WASHINGTON (CNN) -- What can the first lady accomplish when she accompanies her husband on his first trip to Europe? She can play a role in the rebranding of America.
First lady Michelle Obama can play a role in rebranding America, CNN's Bill Schneider says.
President Obama has star power. We saw it when he traveled to Europe during the campaign. So does the first lady: When Michelle Obama accompanies her husband overseas this week for the G-20 summit, it's likely to double the wattage.
"I believe in this nation. And I believe in my husband,'' the first lady said in a recent interview on ABC's "Good Morning America.''
Obama remains a figure of hope to the world. But he is not immune from criticism. His policies have been under attack abroad as well as at home.
"He talks about a large stimulus campaign by Americans. All of these steps, their combination and their permanency, is a way to hell," Czech Prime Minister Mirek Topolanek said.
Some foreign leaders are resentful because the financial crisis that threatens to undermine the world economy started in the United States. Watch more on Obama's trip to Europe »
"It was a crisis that was created and spread throughout the world due to the irresponsible behavior of white people, blue-eyed people, that thought they knew everything but are now showing they knew nothing," Brazilian President Luiz Inacio Lula da Silva said.
Obama's mission is to rebrand the United States as a force for change and hope in the world, just as John F. Kennedy once did.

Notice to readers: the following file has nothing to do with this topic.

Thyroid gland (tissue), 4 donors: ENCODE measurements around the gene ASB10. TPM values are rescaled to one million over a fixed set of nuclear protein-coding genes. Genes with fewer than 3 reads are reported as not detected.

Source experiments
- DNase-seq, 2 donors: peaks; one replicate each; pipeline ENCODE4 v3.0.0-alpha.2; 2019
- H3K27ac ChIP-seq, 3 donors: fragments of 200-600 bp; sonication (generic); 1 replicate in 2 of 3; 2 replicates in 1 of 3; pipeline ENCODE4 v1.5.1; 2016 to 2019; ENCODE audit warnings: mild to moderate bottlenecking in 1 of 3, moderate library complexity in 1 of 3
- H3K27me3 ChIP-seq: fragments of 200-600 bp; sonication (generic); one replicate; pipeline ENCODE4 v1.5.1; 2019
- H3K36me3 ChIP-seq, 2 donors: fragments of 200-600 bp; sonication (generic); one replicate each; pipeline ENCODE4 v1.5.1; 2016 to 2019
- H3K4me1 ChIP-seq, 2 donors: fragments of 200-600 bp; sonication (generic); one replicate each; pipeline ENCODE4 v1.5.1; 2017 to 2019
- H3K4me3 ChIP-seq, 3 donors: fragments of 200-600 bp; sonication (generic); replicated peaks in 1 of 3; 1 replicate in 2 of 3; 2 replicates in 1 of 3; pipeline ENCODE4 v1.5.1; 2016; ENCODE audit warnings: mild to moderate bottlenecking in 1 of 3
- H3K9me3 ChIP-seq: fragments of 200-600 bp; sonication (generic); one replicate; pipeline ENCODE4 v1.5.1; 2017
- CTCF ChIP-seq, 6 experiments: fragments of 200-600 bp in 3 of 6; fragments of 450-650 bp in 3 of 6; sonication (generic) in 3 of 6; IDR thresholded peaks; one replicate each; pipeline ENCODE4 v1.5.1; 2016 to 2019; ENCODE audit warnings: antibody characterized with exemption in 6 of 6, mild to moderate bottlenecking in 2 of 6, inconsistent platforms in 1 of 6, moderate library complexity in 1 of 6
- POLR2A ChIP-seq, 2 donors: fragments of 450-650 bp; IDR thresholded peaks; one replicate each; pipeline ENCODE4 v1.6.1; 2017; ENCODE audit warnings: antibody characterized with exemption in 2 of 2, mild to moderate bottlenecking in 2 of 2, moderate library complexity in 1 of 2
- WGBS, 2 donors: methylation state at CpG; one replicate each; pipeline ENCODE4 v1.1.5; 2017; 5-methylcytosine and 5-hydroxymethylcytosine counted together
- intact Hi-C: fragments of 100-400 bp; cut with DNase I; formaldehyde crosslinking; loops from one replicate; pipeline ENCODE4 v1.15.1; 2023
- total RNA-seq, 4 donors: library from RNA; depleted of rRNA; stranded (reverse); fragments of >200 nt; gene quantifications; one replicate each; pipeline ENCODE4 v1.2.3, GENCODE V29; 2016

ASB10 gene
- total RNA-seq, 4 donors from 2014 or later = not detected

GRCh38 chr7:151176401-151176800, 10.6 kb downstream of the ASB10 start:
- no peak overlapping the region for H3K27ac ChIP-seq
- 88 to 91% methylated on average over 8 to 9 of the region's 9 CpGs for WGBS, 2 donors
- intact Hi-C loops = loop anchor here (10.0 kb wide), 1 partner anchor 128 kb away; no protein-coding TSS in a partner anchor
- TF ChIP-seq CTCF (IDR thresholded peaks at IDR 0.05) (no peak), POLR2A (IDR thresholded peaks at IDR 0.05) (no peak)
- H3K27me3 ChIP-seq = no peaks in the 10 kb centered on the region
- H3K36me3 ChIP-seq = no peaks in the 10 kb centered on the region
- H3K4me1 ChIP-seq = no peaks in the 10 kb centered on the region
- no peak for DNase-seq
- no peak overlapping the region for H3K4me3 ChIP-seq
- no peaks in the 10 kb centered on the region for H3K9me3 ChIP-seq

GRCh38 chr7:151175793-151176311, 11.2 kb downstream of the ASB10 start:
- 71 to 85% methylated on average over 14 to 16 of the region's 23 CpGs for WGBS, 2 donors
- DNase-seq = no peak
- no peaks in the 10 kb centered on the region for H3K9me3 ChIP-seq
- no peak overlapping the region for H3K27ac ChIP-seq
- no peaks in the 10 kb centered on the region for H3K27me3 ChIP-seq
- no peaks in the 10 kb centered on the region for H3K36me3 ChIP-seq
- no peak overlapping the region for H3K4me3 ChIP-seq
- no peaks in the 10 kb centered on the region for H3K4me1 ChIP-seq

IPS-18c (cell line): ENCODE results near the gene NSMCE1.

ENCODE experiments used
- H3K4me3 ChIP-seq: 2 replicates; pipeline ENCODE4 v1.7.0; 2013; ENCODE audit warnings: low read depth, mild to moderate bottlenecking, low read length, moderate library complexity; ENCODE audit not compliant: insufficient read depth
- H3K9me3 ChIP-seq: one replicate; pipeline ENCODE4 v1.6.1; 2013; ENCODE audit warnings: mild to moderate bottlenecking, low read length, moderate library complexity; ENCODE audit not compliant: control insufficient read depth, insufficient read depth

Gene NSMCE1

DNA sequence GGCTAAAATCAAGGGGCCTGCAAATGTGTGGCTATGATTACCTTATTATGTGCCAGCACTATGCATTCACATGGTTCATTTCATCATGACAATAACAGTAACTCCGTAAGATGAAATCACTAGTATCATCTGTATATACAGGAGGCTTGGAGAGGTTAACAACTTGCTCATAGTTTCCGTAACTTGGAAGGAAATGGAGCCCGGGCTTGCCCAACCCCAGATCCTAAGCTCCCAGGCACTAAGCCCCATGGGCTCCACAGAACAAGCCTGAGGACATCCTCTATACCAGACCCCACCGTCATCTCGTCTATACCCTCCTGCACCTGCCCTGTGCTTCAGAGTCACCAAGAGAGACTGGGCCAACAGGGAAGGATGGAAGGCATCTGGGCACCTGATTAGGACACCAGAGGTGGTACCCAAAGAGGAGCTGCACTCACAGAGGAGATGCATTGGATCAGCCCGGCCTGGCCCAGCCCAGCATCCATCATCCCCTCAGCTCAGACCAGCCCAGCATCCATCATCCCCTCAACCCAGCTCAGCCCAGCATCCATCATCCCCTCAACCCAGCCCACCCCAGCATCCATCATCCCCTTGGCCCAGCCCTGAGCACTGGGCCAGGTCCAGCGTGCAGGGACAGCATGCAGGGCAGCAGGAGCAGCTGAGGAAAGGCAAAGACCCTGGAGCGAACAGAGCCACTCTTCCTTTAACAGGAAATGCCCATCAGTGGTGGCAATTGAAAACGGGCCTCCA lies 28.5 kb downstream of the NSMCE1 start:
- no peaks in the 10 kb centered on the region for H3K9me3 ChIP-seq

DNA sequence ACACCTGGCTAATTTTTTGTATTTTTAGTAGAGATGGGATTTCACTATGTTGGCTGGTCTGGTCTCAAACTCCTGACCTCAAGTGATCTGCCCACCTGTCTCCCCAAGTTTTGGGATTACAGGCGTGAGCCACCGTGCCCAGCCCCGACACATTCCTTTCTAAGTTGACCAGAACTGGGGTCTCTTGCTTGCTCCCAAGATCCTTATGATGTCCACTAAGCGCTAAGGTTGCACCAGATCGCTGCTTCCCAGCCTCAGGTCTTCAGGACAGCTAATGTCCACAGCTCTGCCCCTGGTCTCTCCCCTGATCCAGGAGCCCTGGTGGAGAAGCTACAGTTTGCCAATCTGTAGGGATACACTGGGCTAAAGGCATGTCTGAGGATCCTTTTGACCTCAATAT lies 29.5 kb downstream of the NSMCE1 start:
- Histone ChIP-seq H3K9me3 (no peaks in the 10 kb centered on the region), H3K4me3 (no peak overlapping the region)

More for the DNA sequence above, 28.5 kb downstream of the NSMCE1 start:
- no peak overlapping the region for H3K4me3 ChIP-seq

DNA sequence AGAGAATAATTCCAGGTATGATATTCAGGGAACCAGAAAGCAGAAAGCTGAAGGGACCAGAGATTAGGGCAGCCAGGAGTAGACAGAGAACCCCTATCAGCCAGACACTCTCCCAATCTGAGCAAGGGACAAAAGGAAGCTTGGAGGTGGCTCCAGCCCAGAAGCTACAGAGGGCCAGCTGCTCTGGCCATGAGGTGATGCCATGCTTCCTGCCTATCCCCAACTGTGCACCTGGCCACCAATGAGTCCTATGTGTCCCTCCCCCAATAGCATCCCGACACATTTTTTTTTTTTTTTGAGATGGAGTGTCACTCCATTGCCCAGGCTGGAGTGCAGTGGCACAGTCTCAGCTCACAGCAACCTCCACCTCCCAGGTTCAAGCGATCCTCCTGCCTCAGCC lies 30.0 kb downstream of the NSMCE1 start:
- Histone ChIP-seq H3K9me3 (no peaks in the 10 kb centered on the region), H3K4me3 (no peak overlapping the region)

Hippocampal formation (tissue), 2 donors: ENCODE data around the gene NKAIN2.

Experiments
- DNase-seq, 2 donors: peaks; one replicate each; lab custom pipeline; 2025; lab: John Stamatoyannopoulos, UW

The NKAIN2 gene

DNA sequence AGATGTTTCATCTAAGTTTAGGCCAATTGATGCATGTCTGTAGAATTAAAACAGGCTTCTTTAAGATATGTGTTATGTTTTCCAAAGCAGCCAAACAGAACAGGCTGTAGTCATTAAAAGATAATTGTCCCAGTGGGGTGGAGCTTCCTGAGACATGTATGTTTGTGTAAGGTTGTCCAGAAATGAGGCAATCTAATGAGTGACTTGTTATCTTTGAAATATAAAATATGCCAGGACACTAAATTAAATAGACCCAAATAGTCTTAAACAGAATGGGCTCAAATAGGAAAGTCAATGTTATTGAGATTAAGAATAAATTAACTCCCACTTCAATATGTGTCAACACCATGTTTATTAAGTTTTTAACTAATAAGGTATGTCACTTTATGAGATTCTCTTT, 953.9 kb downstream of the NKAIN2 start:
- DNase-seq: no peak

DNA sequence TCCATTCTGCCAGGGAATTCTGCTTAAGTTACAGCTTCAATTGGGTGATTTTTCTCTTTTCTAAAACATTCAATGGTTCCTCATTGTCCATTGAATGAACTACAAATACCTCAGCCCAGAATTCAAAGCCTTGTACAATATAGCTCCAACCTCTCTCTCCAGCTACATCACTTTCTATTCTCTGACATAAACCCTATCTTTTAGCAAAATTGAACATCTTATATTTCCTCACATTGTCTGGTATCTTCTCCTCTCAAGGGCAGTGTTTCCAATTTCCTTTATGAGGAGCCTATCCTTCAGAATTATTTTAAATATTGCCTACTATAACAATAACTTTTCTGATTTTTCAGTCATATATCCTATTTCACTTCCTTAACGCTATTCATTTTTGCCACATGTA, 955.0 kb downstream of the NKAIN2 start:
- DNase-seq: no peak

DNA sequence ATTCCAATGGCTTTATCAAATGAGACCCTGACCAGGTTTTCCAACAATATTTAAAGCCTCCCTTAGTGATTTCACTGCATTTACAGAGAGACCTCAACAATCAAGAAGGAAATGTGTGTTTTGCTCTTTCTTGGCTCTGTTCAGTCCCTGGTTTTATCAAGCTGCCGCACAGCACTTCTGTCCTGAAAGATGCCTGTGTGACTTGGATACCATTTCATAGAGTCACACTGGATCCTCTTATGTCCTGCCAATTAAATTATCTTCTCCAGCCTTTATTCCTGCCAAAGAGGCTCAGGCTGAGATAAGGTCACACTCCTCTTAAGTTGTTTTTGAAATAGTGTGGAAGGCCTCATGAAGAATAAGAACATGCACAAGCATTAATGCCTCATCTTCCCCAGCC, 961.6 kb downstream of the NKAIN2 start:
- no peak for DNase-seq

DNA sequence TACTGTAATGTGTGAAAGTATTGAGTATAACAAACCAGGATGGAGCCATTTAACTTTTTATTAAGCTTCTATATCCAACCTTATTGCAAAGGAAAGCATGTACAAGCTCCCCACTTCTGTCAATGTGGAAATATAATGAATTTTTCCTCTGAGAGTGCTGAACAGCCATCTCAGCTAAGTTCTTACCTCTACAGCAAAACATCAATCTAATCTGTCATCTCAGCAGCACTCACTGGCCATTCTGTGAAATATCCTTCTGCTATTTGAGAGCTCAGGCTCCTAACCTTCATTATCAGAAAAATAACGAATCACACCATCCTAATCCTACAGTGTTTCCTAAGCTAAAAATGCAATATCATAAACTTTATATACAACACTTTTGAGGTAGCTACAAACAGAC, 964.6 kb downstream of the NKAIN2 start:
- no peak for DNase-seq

First lady Jacqueline Kennedy was an important asset to JFK. Her charm and sophistication were a sensation overseas. Michelle Obama also embodies a new American brand: diversity and accomplishment.
"We're at a time when we're going to have to try a lot of things. Some of it won't work; some of them will," the first lady said.
Although her schedule overseas has not been made public, CNN has learned that the first lady will venture out twice on her own. Learn more about the president's itinerary »
In London, England, Michelle Obama will visit a school for underprivileged girls, many of them learning to speak English. She is likely to make a strong statement about women's rights, as she did recently when she brought together "Women of Courage'' at the White House.
"The difference between a struggling family and a healthy one is often the presence of a strong woman or women at the center of that family," she said.
The first lady will also visit the Jewish quarter of Prague, in the Czech Republic, which symbolizes the tragic history of a community that found success and influence in the United States.
An African-American first lady will pay tribute to women and Jews. It's the new face of America.